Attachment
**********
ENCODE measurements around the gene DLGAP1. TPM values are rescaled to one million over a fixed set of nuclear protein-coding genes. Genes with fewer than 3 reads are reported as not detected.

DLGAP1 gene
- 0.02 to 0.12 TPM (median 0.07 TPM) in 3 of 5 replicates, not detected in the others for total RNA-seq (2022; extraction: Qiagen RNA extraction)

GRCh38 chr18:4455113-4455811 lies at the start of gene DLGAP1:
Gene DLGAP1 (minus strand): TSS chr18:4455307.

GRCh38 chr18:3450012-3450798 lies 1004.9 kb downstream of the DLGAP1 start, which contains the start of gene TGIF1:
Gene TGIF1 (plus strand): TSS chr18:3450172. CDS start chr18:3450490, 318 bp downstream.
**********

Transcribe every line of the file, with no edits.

ENCODE measurements around the gene DLGAP1. TPM values are rescaled to one million over a fixed set of nuclear protein-coding genes. Genes with fewer than 3 reads are reported as not detected.

DLGAP1 gene
- 0.02 to 0.12 TPM (median 0.07 TPM) in 3 of 5 replicates, not detected in the others for total RNA-seq (2022; extraction: Qiagen RNA extraction)

GRCh38 chr18:4455113-4455811 lies at the start of gene DLGAP1:
Gene DLGAP1 (minus strand): TSS chr18:4455307.

GRCh38 chr18:3450012-3450798 lies 1004.9 kb downstream of the DLGAP1 start, which contains the start of gene TGIF1:
Gene TGIF1 (plus strand): TSS chr18:3450172. CDS start chr18:3450490, 318 bp downstream.